Principles of DataDriven Instruction
Education in our times must try to find whatever there is in students that might yearn for completion, and to reconstruct the learning that would enable them autonomously to seek that completion. Allan
More informationLearning and Teaching
B E S T PRACTICES NEA RESEARCH BRIEF Learning and Teaching July 2006 This brief outlines nine leading researchbased concepts that have served as a foundation for education reform. It compares existing
More informationFrom: Qualities of Effective Teachers by James H. Stronge. Teacher Skills Checklists
From: Qualities of Effective Teachers by James H. Stronge Teacher Skills Checklists The Teacher Skills Assessment Checklists are based on a synthesis of the research presented throughout Qualities of Effective
More informationProgram Rating Sheet  Athens State University Athens, Alabama
Program Rating Sheet  Athens State University Athens, Alabama Undergraduate Secondary Teacher Prep Program: Bachelor of Science in Secondary Education with Certification, Social Science 2013 Program Rating:
More informationRubric for Evaluating Colorado Teachers
50 COLORADO STATE MODEL EVALUATION SYSTEM FOR TEACHERS Rubric for Evaluating Colorado Teachers Effective teachers in the state of Colorado have the knowledge, skills and commitments needed to provide excellent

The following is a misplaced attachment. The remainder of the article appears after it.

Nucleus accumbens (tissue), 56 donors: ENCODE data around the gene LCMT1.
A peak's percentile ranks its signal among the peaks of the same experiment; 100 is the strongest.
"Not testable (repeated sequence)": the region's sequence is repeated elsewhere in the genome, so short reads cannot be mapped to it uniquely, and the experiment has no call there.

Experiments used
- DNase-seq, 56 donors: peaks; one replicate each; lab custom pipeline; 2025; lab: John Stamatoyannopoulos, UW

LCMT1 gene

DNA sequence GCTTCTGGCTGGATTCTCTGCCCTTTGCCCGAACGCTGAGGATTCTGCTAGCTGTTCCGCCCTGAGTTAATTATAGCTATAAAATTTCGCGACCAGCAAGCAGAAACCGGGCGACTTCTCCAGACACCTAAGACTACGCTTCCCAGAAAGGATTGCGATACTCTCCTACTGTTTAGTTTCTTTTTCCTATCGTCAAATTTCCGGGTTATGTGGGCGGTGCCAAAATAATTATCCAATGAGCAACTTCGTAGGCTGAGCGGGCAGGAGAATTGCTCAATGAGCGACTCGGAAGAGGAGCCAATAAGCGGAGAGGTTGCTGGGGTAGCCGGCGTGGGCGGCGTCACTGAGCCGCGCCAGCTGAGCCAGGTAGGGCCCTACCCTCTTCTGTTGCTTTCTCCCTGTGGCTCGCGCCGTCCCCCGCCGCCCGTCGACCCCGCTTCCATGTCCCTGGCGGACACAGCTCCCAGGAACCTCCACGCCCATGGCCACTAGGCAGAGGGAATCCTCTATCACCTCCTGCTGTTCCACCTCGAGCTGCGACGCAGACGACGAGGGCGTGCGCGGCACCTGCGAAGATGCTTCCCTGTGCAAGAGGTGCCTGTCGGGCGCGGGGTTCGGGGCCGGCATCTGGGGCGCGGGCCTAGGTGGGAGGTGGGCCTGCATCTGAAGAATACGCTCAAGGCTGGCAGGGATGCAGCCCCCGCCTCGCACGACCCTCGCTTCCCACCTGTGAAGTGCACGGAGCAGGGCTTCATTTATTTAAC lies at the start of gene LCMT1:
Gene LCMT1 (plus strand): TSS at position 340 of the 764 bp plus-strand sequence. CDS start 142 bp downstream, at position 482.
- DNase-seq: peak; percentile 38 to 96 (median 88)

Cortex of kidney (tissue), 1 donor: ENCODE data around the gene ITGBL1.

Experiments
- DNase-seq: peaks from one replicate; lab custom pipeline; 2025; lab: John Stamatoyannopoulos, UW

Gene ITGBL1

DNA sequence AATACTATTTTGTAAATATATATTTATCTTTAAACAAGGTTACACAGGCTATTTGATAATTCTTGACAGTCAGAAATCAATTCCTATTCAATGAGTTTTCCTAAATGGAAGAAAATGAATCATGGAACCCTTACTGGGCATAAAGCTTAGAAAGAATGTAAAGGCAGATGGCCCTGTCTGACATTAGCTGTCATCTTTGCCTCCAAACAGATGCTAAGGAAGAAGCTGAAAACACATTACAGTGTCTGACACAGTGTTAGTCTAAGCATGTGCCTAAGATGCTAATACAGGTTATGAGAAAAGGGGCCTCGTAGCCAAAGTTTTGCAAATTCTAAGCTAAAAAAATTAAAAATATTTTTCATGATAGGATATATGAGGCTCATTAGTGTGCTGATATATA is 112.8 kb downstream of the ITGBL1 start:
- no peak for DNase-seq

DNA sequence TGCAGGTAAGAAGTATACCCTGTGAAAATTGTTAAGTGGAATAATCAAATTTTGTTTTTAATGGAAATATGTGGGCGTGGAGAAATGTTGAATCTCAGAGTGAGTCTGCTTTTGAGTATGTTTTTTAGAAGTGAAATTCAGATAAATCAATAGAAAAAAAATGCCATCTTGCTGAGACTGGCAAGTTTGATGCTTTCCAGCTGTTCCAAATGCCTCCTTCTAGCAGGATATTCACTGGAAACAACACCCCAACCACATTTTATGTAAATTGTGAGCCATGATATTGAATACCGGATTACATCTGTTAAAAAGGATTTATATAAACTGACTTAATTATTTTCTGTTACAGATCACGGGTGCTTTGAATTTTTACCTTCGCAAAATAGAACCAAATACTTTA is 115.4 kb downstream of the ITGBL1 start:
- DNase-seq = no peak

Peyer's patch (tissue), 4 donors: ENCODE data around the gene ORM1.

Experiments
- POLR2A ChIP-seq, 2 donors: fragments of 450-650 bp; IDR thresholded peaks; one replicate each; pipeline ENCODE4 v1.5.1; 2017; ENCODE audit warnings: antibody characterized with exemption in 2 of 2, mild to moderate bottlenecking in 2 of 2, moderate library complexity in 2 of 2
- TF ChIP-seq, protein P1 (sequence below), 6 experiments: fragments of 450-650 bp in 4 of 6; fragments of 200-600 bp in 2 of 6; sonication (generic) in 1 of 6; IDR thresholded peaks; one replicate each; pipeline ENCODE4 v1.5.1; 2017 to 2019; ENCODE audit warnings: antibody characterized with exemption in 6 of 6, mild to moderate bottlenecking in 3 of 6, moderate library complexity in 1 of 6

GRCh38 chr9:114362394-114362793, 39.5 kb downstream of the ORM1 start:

More informationOutline. Teaching for Learning. Meaningful vs. Rote Learning. Effective Learning 1/23/2013
Outline Teaching for Learning Meaningful vs. Rote Learning Writing Objectives (Bloom s Taxonomy) Attention Asking Questions Teaching Study Skills Effective Learning There are two main ways that students
More informationExplicit Instruction: Strategies for Meaningful Direct Teaching Author: Jennifer L. Goeke
Explicit Instruction: Strategies for Meaningful Direct Teaching Author: Jennifer L. Goeke ISBN10: 0205533280 ISBN13: 9780205533282 Publisher: Merrill / Pearson Copyright: 2009 Format: Paper; 144 pp Published:
More informationTeaching Interactive Structures Using the Direct Instruction Framework Direct Instruction Sample Lessons Leveraging the Social Objective
Teaching Interactive Structures Using the Direct Instruction Framework Direct Instruction Sample Lessons Leveraging the Social Objective A Resource Guide for Elementary Teachers San José Unified School
More informationALIGNMENT TO STANDARDS BASED INSTRUCTION. The Charlotte Danielson Framework for Effective Teaching and Standards Based Instruction
ALIGNMENT TO STANDARDS BASED INSTRUCTION The Charlotte Danielson Framework for Effective Teaching and Standards Based Instruction The purpose of the Danielson Framework for Effective Teaching is to increase